On the train to Berlin, my mind wanders back to the British Museum. During the days spent there, I took several of the Augenblick tours (what were they called?) – 20 to 40 minute mini-tours with commentary. These were overviews of a particular topic, illustrated by selected artifacts in the collection. The first was about the Gods and Goddesses of Roman Britain, very interesting. Julius Caesar was the first of the Roman generals to land on the island of Britain (a little before 50 BCE), and he apparently set up a camp/trading colony there. Hadrian was the emperor/general who actually conquered Britain more than a century and a half later, but Roman coins and other artifacts were deposited (or left around) in the interim and later found by archeologists. The two main gods of the time and place were Mars (not surprising, since most of the Romans garrisoned there were military men) and Minerva, who apparently shared many attributes with a Celtic goddess (Morrigan) with whom she became conflated. Christian symbols (Constantine’s cross) began to show up in the 4th century.
The second mini-tour I took at the British Museum was in the Enlightenment Gallery, a very long hall with shelves and cabinets on both sides, and display cases in the central area. This contains much of the earliest, original collection of the museum, donated by wealthy benefactors (including George III) from personal collections of curiosities and treasures brought back to England after world explorations during the 18th and 19th centuries. Viewing this eclectic plethora of mostly human artifacts, all collected together in one spot, seemed at once unifying (harmonious) and improbably diverse (dissonant). Human attempts to understand and to produce esthetic treasures that have significance and that will endure defy any explanation that might be culturally comprehensive. The mini-lecture was done by a woman (they were all volunteers and mostly women) who was originally East Indian, I believe. She tried to focus on women’s contribution to the Enlightenment, including the story of Mary Anning, who excavated fossils near her home by the sea and sold them to collectors. She apparently found the first ichthyosaurus fossil and sold it to the British Mseum (through an intermediary?). According to our guide, she was the original subject of the “she sells seashells by the seashore” tongue-twister that all English-speaking children learn when they are young.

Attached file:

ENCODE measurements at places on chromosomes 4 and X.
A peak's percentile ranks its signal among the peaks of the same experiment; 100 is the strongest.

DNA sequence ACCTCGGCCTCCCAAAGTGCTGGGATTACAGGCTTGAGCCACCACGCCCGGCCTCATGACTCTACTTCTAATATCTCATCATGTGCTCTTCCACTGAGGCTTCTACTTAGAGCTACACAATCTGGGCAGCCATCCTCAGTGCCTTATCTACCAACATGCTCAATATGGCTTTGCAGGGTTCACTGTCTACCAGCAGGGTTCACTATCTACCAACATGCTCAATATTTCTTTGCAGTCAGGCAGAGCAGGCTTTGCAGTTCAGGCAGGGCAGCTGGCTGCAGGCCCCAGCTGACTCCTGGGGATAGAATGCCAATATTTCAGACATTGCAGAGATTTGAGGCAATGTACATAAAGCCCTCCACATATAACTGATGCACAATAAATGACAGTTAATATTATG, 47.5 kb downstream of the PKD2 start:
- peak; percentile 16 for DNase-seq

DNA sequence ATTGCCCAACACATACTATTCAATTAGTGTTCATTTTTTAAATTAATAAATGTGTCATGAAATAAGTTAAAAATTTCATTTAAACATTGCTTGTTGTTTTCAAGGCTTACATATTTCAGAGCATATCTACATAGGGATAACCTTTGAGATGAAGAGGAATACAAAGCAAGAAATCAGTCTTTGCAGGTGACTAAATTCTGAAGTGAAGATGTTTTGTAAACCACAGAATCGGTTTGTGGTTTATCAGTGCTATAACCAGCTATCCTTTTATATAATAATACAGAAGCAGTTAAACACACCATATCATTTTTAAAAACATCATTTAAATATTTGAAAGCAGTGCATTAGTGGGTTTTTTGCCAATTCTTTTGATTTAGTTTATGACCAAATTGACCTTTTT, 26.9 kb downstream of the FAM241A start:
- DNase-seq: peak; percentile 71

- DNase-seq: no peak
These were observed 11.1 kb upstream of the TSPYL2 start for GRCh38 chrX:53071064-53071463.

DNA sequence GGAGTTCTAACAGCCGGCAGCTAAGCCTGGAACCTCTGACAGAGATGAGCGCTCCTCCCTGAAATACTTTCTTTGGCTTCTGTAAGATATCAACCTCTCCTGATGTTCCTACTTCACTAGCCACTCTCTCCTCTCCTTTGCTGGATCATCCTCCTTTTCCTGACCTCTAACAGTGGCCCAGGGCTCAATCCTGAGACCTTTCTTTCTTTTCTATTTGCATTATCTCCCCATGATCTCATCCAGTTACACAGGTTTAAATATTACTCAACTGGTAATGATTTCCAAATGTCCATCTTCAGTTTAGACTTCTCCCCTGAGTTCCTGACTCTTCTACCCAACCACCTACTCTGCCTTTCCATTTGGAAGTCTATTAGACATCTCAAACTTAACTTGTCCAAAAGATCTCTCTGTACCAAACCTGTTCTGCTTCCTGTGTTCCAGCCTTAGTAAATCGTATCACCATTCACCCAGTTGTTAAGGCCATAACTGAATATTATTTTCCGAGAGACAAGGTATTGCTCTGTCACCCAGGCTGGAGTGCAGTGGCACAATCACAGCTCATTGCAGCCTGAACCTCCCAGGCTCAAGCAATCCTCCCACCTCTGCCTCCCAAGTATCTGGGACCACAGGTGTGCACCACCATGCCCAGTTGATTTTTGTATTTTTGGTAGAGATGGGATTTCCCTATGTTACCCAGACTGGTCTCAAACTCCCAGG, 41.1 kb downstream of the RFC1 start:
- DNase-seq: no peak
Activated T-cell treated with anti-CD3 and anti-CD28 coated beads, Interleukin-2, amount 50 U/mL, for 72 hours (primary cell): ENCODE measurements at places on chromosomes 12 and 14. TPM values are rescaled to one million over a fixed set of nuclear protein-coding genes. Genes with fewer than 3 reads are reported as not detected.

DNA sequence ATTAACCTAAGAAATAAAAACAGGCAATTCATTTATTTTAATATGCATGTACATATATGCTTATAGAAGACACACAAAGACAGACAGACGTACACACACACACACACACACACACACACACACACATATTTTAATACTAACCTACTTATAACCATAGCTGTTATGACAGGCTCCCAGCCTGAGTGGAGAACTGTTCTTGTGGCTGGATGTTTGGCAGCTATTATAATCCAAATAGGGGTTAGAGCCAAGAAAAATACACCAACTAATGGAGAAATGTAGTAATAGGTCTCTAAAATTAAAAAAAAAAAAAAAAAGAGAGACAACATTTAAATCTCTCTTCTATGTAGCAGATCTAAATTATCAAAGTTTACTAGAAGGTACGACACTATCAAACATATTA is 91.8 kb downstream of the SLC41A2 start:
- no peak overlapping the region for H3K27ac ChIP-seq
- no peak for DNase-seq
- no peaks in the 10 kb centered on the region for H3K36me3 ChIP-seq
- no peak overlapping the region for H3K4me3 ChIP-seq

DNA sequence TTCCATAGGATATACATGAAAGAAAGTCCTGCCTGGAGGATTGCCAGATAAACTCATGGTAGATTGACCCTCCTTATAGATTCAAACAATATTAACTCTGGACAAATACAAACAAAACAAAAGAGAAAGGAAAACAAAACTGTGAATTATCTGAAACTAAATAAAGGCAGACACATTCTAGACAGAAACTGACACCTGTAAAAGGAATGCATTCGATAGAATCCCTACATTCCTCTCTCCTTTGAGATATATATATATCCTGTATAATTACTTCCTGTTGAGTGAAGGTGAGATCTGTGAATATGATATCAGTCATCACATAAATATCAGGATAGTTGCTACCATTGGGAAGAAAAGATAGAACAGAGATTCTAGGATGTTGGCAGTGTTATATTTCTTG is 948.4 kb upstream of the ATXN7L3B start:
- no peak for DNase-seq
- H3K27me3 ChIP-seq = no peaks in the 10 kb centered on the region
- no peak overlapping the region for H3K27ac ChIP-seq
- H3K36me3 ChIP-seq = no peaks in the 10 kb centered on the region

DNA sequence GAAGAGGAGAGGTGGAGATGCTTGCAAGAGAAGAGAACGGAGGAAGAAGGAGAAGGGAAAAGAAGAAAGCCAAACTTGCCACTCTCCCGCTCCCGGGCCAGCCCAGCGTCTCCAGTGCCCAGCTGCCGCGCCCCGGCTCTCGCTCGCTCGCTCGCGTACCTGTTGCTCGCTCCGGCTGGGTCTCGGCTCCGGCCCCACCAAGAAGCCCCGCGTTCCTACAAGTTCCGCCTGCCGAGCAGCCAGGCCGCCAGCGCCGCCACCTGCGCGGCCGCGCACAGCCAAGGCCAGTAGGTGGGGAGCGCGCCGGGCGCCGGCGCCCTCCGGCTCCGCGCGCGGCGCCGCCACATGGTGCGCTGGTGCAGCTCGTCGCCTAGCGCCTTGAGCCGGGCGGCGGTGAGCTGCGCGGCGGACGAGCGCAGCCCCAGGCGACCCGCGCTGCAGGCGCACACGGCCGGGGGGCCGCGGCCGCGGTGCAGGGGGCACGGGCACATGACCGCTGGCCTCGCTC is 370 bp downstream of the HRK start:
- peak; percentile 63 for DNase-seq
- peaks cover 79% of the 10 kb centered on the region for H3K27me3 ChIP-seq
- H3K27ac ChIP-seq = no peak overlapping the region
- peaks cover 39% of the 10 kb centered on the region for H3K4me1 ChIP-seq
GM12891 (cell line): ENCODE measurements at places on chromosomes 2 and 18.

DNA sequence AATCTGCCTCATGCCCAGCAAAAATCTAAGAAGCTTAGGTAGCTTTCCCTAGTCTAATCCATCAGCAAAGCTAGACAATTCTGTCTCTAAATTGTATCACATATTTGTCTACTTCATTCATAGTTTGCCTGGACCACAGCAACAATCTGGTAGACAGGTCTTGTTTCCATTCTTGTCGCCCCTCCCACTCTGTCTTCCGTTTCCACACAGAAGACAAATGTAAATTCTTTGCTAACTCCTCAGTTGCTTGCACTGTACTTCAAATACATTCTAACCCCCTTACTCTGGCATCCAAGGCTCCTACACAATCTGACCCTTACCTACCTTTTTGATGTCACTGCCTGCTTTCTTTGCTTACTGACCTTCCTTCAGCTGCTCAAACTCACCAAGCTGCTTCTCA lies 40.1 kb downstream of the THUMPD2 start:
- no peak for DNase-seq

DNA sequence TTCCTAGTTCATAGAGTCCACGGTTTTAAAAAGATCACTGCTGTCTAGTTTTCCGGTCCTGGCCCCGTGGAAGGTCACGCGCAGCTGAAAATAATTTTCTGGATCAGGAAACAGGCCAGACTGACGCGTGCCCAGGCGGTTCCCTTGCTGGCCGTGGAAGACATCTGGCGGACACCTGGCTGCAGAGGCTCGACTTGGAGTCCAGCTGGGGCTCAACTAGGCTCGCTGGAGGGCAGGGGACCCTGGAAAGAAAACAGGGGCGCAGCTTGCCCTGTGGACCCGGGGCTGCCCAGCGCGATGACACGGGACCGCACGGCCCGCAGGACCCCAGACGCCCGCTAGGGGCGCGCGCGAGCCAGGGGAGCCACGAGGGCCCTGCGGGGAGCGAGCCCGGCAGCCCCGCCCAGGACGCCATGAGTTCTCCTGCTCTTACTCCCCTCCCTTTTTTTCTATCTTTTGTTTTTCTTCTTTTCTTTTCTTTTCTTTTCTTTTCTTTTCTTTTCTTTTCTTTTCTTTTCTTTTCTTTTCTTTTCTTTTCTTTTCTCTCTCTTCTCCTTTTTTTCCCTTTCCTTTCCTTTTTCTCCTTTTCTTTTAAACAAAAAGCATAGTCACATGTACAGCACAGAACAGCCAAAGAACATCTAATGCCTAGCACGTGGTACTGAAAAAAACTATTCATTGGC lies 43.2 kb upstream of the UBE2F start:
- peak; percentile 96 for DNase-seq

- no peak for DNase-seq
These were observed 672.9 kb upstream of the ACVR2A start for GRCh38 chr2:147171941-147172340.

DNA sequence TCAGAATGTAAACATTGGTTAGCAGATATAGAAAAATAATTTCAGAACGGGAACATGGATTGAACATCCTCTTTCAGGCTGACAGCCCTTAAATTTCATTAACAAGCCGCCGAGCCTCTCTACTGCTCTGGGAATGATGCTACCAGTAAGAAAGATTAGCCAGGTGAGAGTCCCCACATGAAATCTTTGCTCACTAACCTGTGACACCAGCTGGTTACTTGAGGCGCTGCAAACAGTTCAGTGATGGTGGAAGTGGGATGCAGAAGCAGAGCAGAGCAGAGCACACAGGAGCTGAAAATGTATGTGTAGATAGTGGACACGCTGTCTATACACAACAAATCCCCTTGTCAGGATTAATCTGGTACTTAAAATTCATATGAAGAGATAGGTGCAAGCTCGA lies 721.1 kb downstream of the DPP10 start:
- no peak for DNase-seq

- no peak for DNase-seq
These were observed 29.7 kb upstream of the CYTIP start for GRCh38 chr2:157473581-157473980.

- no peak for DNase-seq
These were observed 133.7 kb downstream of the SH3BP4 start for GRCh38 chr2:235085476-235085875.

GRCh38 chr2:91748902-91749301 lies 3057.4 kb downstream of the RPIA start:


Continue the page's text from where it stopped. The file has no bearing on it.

Another talk I attended was on the Assyrian friezes, a marvelous collection lining a couple of long hallways on the first floor of the museum flanked by beasts with human heads. I had already walked through one of them (Ashurnasirpal’s) and read all the commentary, but I learned a lot from the mini-lecture, including the idea that wings on a form indicated a spiritual protector. This is obviously where our ideas of angels come from. I learned that Shamash, the sun god, was a disc with wings (a symbol that shows up with Apllo, also, I believe). Astarte was the planet Venus (symbol = star/flower), and Sin was god of the moon, symbolized by the crescent. So the Muslims worship the moon, also, although they probably don’t realize it. In the friezes, one can identify kings by their “horned” hats (helmets, crowns) and eunuchs by their lack of beards.